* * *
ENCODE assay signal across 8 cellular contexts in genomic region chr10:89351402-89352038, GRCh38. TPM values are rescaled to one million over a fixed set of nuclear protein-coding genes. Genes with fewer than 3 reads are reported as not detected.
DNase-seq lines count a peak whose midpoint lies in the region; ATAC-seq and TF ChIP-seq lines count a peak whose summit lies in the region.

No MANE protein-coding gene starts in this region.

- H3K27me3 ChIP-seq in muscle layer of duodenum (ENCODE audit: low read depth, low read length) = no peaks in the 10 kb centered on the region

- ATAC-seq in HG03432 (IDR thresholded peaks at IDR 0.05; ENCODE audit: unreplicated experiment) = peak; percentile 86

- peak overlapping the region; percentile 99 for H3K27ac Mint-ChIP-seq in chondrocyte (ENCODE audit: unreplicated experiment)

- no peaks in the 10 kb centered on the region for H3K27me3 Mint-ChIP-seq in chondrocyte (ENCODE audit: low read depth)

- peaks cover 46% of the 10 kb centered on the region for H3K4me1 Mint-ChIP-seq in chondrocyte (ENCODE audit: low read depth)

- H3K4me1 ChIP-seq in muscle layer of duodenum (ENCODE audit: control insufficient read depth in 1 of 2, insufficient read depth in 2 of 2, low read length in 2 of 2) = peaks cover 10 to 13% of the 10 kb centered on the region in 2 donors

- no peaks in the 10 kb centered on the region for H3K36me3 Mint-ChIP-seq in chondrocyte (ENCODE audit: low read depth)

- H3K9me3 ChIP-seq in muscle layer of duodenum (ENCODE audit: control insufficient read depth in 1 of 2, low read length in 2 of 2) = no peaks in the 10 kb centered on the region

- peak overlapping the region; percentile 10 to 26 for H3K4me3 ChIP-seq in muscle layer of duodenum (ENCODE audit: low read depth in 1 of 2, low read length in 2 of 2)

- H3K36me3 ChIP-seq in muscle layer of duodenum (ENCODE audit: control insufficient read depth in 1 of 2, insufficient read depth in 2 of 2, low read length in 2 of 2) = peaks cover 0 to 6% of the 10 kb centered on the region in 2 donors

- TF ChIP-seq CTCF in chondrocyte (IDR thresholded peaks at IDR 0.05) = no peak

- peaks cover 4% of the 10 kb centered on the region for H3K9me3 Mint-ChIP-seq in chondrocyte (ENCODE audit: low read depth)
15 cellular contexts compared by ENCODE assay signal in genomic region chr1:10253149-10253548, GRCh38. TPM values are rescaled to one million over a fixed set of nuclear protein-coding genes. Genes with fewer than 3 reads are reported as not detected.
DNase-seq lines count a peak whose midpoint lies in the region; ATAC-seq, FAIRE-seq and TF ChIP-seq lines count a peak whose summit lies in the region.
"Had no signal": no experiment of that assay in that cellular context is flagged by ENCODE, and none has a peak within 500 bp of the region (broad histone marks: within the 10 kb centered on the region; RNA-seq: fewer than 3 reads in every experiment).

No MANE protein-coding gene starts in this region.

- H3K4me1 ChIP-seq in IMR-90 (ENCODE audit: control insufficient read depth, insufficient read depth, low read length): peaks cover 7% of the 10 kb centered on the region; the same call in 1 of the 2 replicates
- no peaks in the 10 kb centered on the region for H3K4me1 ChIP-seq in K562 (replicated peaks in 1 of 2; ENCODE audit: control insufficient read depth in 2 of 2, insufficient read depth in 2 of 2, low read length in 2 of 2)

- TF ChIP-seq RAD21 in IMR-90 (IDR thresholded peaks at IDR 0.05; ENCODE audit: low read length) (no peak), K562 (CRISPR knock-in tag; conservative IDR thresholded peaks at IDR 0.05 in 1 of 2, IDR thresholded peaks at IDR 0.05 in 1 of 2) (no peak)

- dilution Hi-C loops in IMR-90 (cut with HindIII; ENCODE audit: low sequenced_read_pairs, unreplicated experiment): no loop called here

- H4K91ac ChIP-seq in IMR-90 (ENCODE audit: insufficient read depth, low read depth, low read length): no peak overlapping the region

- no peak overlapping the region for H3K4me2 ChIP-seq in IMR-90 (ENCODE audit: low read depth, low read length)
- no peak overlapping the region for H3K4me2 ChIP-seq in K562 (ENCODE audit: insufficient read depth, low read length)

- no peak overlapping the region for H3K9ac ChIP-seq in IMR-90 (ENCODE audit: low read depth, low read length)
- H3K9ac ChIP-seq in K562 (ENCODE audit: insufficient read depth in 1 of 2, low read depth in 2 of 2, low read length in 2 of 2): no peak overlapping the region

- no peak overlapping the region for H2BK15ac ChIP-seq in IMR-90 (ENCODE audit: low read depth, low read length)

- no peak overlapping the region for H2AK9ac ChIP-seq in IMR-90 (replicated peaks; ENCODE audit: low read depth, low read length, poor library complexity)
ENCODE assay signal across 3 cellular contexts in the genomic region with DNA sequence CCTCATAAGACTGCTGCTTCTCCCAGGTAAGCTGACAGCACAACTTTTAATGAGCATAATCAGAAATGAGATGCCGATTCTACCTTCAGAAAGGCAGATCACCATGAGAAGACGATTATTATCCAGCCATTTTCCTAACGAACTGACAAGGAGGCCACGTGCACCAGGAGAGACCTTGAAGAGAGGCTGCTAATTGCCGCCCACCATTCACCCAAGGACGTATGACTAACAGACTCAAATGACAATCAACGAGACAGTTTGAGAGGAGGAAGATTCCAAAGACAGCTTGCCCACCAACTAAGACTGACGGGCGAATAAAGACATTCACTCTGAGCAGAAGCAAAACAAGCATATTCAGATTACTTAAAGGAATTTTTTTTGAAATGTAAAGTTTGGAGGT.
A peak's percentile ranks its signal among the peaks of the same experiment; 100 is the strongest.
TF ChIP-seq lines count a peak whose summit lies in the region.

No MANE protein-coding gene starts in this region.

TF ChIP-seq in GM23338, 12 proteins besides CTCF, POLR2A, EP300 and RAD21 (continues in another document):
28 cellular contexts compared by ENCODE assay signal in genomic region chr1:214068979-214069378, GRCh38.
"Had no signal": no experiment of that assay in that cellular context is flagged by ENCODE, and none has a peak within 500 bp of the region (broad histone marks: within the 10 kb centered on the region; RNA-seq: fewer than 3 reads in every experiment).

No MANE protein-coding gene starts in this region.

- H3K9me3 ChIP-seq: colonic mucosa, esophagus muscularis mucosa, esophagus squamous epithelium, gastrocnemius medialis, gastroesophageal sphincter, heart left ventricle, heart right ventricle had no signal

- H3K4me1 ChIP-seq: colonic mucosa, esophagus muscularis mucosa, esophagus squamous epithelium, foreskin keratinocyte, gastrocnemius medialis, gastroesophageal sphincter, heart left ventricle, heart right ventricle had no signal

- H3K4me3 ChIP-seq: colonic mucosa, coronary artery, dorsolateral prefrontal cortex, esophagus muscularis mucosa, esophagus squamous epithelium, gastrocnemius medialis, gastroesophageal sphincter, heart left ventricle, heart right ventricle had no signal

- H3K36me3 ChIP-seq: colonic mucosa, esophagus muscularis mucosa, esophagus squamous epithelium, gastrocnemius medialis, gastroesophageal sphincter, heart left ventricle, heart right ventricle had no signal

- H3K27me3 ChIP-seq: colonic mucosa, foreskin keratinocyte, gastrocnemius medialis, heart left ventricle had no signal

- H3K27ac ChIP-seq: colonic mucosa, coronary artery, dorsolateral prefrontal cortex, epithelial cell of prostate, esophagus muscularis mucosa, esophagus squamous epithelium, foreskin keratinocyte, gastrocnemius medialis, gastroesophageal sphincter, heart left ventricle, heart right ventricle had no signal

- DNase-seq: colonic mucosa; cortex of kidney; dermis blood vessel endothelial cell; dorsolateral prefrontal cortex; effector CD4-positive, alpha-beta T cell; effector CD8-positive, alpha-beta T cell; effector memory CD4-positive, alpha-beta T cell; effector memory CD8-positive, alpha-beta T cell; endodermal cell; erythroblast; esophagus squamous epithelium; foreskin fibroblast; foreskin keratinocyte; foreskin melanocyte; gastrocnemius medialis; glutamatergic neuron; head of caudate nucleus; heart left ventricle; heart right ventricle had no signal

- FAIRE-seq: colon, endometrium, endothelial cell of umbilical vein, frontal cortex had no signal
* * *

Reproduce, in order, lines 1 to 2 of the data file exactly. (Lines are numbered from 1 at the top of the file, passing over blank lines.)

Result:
ENCODE assay signal across 8 cellular contexts in genomic region chr10:89351402-89352038, GRCh38. TPM values are rescaled to one million over a fixed set of nuclear protein-coding genes. Genes with fewer than 3 reads are reported as not detected.
DNase-seq lines count a peak whose midpoint lies in the region; ATAC-seq and TF ChIP-seq lines count a peak whose summit lies in the region.